GENUS NAME Alicia Rose
Light the sun
Plant type Perennial
Height 3 to 8 feet
Width 1-3 feet
Flower colors are Blue Purple Red White Pink Yellow.
The color of the plants Blue-green
Features of the season Summer Bloom
Problem solvers are Good for privacy.
Special features Less care attracts birds that cut flowers.
Zones 3 4 5 6 7 8
The Holly Hawks are the epitome of cottage garden plants. These magnificent flower towers bloom for a long time in summer in a wide variety of colors. Chances are you’ve seen them leaning against the warehouse, in front of a beautiful cottage-style house, or in front of a white picket fence. Along with this old age, the plant has captured the hearts of many people.
If there’s one defining feature to describe the hollyhock, it’s height. With a range of 3 to 8 feet tall, even the short end of the height spectrum is impressive. When you have a mass planting of these stately beauties in full bloom, it’s really quite a show.
The flowering stalks of hollyhock, Alcea rosea, are covered in buds from the top down to the rosette foliage at the base. Once fully grown and ready to burst into color, these blooms start at the bottom and slowly work their way up, unfurling a little at a time. As the flowers continue to open, there will typically be several blooms per stalk, all opening at once to create beautiful columns of rainbow-worthy color.
Hollyhock Care Must-Knows
If the striking pillars of blooms are what you’re after, it’ll take some patience. Many of the most common hollyhock varieties are biennials. This means that these plants spend their entire first year just growing foliage and storing nutrients for the following year. In their second year, hollyhocks use their stored energy from the first year to put on a spectacular floral show. As they bloom, they harness this energy to create as many seeds as possible. These plants have used up all their energy and died at the end of their blooming season. Luckily, the seeds are shed and returned to the ground to start the whole process again.
If you plan on planting these from seed in your garden, know that you generally won’t have blooms until the second year. Another important detail about growing hollyhock from seed is that they’re easy to start by direct-sowing the seeds straight into the ground. Hollyhocks and many other members of their family have very long taproots. This makes these plants a little tricky to transplant. So if you want to get a head start by growing seeds indoors before spring, be sure to plant the seedlings outside while they’re still young to prevent disturbing the taproot too much.
Hollyhocks typically grow against something for support, whether a wall, along a fence, or on the back of a mixed border. Having a support system is especially important for taller varieties.
Rust and Other Not So Fun-gi
If you’ve ever grown hollyhocks or been up close to admire their blooms, you may have also noticed some not-so-pretty foliage at the bottom. Unfortunately, hollyhocks are prone to rust, a type that preys only on members of the hollyhock family. The first sign of hollyhock rust is yellow spots forming on the lower leaves of the plants. As the rust progresses, you will usually see brown- or rust-colored bumps on the underside of leaves. Plants grown in high humidity or places with poor air circulation are especially prone to this.
Related: Plants Hummingbirds Love
Keep an eye out for early symptoms of rust and other fungal problems. If you see a problem starting, remove the affected leaves and dispose of them by burning or sealing them. Spores from fungus are spread easily by water and wind, so splashes from rain or a hose can spread the fungus to nearby plants. Keep foliage dry and water below leaves, if needed.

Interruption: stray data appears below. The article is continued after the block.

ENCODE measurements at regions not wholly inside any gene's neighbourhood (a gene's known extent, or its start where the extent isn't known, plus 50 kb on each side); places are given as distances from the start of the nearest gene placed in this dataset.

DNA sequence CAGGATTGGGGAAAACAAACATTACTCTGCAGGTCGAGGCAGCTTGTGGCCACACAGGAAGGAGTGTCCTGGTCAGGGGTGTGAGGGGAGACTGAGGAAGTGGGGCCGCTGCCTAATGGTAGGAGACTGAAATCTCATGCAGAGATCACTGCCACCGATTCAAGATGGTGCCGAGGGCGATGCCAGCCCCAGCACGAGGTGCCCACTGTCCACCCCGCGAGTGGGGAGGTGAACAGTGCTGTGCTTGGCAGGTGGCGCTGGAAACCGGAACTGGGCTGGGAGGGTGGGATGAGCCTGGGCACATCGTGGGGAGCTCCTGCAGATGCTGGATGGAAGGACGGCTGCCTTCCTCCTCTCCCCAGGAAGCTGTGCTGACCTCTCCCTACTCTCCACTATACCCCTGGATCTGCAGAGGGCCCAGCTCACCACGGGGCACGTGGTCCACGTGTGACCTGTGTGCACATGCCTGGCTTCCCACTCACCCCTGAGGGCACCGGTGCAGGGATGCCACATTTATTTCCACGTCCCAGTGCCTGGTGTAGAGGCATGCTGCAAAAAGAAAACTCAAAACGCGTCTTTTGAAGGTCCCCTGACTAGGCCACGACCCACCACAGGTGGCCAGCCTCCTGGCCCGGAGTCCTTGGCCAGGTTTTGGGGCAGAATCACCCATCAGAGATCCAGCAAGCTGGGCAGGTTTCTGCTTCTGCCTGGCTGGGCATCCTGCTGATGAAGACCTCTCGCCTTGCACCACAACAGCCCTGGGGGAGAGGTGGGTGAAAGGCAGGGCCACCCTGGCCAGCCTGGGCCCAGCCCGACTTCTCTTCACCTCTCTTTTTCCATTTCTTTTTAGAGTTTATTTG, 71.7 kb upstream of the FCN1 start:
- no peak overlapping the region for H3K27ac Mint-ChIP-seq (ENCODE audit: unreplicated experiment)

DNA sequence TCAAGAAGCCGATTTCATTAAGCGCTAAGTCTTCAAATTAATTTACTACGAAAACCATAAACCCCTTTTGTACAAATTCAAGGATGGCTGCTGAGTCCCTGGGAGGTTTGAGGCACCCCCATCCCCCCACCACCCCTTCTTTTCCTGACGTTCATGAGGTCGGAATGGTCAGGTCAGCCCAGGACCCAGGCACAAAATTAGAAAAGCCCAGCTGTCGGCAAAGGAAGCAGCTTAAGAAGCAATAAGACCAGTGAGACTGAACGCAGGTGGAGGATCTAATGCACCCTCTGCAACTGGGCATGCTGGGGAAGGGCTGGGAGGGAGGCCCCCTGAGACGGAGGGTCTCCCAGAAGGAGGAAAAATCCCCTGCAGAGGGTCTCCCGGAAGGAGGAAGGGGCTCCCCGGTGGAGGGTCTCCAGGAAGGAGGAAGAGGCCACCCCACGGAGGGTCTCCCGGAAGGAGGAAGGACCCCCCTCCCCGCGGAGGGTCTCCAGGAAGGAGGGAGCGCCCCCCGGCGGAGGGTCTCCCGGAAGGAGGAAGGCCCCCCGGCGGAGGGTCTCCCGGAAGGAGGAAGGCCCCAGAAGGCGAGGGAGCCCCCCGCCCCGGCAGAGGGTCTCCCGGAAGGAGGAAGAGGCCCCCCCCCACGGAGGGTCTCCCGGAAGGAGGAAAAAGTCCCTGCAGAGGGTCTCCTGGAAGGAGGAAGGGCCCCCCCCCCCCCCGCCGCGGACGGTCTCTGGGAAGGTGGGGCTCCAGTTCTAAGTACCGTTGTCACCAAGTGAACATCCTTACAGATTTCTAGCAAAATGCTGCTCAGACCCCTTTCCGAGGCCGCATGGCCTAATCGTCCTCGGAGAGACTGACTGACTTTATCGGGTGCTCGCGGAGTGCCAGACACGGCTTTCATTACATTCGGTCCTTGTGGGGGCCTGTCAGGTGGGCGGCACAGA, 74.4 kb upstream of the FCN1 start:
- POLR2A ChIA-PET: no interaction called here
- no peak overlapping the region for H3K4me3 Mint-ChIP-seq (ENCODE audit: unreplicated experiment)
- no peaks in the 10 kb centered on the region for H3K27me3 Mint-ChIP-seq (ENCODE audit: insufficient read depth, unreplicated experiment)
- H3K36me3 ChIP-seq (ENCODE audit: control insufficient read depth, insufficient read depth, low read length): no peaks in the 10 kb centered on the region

More Varieties of Hollyhock
‘Chatter’s Double’ Hollyhock
Alcea rosea ‘Chater’s Double’ offers frilly double blooms in a variety of colors, including peach, pink, scarlet, purple, yellow, and white. Zones 3-8
‘Kareem de Kissas’ Hollehook
Russia’s ‘Cream de Kisses’ beers Striking, White-Remnant Raspberry-Severe Flavors 3-Death-Tall Stalks. Zones 1-6
The Russian ‘Indian Spring’ is available in single pink, Russian, yellow, and white flowers. Plants Tower So ٨ Ft. Zones 1-6
Alcea rosea ‘Old Barnyard Mix’ grows 6 feet tall. The 3- to 5-inch-wide single flowers may be deep red, pink, yellow, maroon, salmon, or even bicolor. Zones 3-8
CREDIT: MIKE JENSEN
‘Peaches’ n Dreams’ Hollyhock
Alcea rosea ‘Peaches’ n Dreams’ has ruffled, double peachy-pink blooms with overtones of raspberry and apricot. It grows 4-6 feet tall. Zones 3-8
Hollyhock Companion Plants
Clematis is undoubtedly the most versatile vine you can grow. Few other climbers offer such a broad range of bloom colors, shapes, and seasons. Dwarf clematis is perfect for growing in containers or on decks and patios; medium-size varieties look great intertwined in small trees. Plant a blue or white clematis with a red climbing rose for a knockout mix. Most clematis grows best in full sun and moist, well-drained soil. Note: All parts of clematis are poisonous.
Always fresh and eye-catching, Shasta Daisy is a longtime favorite. All cultivars produce white daisy flowers in various degrees of doubleness and size. The sturdy stems and long vase life make the flowers unbeatable for cutting. Shasta daisy thrives in well-drained, not overly rich soil. Taller sorts may need staking.
Shrub roses take the best of the hardiest rose species and combine those traits with modern repeat-blooming and diverse flower forms, colors, and fragrances. Some shrub roses may grow tall, with vigorous, far-reaching canes; others stay compact. Recent rose breeding has focused on developing hardier shrub roses for landscaping that needs little to no maintenance
No-Fuss Sun-Loving Garden Plan
This garden stays looking great no matter how hot the weather gets. Follow this garden plan for a low-maintenance bed with the best hot-weather plants.